I am not a great one for New Year Resolutions – but I did promise myself to include a regular new ‘slot’ in my blog for 2014. I have called this my ‘monthly WARP’ – based on an acronym where the ‘W’ stands for a web resource, the ‘A’ for an app, the ‘R’ for a reading resource, and the ‘P’ for a photo or image.
For my first ‘WARP’, I have included the following:
Here, drop-down menus allows the user to incompare sizes of 2 countries in an instant. Great for comparing countries that are being studied or crop up in lessons with the UK. Also really good for correcting common misconceptions!
Secondly, an ‘old favourite’ – www.thepovertyline.net
Great tool for supporting development studies, and full of useful data, images and information about different development indicators.
Thirdly, a recent find – www.theguardian.com/world/ng-interactive/2014/aviation-100-years
This month I have decided to highlight a free app called ‘I Buttons’ (Instant Buttons) – which is a great toy to have to hand when using an I Pad in the classroom. The variety of sounds that are available at the press of a button help to introduce a bit of fun to questions, answers and situations in the classroom. This site really appeals to my sense of humour and the way I run my lessons! As there are so many to choose from, it is best to create a favourites list, so that the appropriate sound button is always close to hand.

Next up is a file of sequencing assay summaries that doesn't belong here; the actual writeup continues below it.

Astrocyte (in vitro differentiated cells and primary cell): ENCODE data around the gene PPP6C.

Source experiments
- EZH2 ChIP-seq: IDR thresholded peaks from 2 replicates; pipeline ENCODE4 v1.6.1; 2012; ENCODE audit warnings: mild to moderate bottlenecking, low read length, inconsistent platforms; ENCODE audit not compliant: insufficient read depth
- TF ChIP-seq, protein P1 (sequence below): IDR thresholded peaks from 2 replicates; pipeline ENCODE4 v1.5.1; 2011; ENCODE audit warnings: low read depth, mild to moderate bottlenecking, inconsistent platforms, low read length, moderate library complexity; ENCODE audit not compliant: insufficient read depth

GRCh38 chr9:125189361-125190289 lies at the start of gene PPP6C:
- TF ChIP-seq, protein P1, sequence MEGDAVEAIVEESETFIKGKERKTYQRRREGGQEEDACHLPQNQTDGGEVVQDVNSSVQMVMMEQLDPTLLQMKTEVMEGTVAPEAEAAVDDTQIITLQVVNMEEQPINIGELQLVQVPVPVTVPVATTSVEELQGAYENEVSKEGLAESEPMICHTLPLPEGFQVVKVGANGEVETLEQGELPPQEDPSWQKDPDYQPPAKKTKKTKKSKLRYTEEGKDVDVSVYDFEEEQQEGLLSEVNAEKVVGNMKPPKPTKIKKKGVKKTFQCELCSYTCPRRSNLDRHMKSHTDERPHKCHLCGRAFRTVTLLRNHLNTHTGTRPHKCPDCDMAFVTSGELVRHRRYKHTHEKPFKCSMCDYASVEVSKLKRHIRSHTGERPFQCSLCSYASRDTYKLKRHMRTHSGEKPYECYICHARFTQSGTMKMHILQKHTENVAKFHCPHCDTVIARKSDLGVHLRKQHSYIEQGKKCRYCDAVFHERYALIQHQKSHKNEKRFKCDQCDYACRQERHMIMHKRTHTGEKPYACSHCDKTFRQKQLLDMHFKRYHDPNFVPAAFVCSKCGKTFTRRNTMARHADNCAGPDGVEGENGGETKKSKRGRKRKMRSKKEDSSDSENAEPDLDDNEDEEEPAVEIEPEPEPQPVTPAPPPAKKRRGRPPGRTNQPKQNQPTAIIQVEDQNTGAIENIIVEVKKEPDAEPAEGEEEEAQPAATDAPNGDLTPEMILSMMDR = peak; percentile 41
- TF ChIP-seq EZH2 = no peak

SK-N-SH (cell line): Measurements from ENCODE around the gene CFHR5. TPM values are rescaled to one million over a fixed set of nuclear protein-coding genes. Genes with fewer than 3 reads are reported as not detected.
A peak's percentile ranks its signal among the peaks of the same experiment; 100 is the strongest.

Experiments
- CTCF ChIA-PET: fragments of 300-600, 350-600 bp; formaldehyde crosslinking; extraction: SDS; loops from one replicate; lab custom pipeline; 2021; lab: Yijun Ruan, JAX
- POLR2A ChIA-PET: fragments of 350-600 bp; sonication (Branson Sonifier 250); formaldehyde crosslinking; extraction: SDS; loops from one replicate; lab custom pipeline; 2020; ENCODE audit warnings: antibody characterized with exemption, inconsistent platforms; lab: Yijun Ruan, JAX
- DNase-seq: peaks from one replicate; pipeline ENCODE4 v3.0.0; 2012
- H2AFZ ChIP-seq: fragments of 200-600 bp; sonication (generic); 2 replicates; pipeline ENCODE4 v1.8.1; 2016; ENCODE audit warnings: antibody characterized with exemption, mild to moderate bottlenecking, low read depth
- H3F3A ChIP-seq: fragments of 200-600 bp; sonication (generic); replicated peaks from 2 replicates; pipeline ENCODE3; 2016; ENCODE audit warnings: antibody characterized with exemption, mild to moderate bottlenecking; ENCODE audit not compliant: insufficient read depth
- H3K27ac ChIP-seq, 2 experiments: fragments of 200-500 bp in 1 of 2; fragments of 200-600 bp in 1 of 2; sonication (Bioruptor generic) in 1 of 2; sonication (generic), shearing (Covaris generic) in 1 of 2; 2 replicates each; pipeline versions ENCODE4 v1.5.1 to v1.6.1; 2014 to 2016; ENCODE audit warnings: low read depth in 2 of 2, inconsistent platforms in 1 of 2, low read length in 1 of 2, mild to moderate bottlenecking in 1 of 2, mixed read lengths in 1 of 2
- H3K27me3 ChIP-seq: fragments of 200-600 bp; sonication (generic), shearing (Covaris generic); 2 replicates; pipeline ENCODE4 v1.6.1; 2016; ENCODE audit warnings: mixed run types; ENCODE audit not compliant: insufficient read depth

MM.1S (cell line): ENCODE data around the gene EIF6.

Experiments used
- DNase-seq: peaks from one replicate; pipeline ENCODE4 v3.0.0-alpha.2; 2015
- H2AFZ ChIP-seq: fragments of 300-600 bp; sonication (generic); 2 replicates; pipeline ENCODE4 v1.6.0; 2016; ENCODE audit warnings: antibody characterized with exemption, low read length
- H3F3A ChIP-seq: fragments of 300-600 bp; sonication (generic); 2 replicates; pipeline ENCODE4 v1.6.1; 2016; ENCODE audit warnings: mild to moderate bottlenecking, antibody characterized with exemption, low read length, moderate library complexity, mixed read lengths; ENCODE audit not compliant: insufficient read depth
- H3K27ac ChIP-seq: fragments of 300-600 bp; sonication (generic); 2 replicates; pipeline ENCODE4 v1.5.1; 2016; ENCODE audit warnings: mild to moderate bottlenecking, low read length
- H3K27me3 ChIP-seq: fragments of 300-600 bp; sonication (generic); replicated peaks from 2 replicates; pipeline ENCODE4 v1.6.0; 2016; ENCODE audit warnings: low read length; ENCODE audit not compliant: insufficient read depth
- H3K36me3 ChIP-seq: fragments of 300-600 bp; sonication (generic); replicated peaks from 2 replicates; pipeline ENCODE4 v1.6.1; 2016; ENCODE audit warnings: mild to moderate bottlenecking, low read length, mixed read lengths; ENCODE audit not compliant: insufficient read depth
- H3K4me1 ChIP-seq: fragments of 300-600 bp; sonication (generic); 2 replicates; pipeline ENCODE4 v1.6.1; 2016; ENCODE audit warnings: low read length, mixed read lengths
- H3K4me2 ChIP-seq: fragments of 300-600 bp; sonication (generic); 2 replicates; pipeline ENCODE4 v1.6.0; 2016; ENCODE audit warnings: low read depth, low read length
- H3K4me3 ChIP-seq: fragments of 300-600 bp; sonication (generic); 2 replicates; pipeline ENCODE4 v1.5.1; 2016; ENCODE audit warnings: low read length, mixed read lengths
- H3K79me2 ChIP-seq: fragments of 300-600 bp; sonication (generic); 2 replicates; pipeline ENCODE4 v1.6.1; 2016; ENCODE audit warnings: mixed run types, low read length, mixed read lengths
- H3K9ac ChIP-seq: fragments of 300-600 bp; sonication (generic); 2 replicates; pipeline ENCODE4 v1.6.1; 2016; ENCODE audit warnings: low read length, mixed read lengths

WARNING: One or two buttons need to be removed from the dashboard to avoid offence to students.
My second app is ‘Stick Around’ by Tony Vincent. This app (was free, but now £1.99) allows you to create your own puzzles in three easy steps. This really comes into its own as a learning tool when students make their own puzzles to recap a topic, and then give them to their friends to try and to assess.
My first offering here is my favourite ‘Geo’ read of all time. ‘Blood River’ was written by Tim Butcher and published in 2007. The author came up with the idea of recreating H M Stanley’s famous expedition along the Congo River, and is full of tremendous descriptive writing, good humour, and is a crucial read for anyone with an interest in the continent of Africa.
I have included a photograph taken by myself – and used in the Geographical Association’s ‘Different View’ publication. It is found on page 22 of the document (link below to download), which is well worth a read for geography teachers if you have not yet come across it. The photo was taken near Guilin in China.
A Different View
More photographs from my travels abroad can be found at: